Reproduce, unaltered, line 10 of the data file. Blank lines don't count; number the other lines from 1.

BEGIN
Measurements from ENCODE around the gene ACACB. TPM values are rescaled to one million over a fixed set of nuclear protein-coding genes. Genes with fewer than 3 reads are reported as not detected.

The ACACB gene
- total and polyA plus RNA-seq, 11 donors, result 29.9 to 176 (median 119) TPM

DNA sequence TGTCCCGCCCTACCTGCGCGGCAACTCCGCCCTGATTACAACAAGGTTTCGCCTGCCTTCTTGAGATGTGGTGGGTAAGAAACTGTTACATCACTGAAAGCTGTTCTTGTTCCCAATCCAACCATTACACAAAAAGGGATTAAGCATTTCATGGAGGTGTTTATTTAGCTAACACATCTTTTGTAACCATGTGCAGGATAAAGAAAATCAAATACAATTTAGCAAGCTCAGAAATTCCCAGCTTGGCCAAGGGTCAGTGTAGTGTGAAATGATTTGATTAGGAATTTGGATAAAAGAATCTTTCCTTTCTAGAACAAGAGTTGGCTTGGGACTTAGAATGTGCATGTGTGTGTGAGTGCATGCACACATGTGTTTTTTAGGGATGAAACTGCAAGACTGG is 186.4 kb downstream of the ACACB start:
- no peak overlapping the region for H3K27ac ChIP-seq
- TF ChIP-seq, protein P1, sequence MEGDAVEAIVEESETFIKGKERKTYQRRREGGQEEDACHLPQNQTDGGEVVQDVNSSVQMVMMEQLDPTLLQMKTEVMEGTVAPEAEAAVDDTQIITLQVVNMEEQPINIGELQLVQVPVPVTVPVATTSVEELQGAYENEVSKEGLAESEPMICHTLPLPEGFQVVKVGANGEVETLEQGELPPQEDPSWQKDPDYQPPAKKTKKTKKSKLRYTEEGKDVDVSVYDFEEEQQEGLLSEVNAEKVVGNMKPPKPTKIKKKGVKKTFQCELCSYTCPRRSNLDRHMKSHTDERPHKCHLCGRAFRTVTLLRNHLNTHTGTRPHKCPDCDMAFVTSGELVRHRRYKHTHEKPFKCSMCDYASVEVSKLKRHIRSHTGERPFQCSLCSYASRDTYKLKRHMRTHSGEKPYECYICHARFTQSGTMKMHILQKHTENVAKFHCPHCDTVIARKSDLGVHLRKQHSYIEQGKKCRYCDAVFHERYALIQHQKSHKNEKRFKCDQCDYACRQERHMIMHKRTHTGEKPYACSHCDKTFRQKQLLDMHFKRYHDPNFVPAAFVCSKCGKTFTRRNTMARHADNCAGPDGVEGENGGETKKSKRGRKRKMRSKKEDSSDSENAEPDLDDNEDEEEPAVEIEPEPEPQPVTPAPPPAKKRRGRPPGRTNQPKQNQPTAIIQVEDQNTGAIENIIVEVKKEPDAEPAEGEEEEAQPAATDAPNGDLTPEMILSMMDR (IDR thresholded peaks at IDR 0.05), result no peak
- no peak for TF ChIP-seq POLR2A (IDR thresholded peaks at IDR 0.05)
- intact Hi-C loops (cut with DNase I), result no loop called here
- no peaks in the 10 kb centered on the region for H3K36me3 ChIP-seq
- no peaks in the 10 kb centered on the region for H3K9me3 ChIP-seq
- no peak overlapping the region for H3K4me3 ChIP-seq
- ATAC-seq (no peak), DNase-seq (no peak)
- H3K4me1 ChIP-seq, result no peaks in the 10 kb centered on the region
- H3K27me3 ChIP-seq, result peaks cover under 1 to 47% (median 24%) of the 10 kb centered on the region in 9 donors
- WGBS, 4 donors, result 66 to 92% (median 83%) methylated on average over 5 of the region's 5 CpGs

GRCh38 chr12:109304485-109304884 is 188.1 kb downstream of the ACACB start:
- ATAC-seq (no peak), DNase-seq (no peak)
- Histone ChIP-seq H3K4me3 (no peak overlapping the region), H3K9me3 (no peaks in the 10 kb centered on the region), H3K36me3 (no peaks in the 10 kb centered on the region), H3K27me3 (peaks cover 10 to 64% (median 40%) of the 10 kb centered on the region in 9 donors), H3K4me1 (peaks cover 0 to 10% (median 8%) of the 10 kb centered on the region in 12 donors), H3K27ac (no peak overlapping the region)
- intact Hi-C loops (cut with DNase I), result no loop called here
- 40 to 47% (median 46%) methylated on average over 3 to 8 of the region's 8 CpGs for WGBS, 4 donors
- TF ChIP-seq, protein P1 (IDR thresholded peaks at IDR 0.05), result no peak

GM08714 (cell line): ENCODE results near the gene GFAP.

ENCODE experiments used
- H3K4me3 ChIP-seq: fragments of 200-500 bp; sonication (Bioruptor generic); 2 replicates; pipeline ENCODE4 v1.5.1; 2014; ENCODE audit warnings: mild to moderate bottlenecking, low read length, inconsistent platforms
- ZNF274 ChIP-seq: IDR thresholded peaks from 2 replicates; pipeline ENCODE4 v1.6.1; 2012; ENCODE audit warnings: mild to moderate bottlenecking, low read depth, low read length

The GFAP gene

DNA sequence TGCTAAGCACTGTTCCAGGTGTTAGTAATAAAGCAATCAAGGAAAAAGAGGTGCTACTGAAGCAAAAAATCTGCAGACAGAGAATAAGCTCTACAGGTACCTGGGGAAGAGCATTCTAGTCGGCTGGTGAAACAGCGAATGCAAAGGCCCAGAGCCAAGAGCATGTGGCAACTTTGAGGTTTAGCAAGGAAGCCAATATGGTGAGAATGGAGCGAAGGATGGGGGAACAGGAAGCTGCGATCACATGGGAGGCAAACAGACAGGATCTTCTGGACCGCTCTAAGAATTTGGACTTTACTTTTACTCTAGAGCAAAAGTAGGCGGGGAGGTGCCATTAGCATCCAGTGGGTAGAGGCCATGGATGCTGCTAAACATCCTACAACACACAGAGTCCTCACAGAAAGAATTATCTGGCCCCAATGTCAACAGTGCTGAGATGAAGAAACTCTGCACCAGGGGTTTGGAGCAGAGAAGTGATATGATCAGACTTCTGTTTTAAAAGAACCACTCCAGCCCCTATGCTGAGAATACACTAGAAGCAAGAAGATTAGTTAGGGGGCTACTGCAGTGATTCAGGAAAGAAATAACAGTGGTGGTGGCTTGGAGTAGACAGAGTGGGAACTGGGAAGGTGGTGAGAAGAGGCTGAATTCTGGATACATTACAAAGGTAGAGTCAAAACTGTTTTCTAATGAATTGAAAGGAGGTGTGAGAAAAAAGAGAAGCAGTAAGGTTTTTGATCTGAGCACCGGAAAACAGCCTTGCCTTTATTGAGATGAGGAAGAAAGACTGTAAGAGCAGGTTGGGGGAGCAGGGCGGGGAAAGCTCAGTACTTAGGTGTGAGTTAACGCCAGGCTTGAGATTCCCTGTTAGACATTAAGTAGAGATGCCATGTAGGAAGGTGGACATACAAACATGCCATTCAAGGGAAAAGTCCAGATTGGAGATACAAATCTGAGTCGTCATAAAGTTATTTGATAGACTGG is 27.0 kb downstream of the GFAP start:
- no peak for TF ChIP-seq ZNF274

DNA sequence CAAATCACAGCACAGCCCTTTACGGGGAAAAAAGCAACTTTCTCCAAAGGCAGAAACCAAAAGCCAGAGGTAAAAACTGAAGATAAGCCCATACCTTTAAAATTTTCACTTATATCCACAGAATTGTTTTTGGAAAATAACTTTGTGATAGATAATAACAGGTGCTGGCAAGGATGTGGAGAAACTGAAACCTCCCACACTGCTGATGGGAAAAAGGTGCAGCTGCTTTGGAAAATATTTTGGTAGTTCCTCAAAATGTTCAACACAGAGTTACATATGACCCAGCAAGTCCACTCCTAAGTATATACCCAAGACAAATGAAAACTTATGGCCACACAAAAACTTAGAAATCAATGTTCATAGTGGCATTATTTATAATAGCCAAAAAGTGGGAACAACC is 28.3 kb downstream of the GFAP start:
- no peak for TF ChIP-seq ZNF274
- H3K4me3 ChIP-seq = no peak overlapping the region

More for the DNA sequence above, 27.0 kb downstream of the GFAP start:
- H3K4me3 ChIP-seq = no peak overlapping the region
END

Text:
- no peaks in the 10 kb centered on the region for H3K9me3 ChIP-seq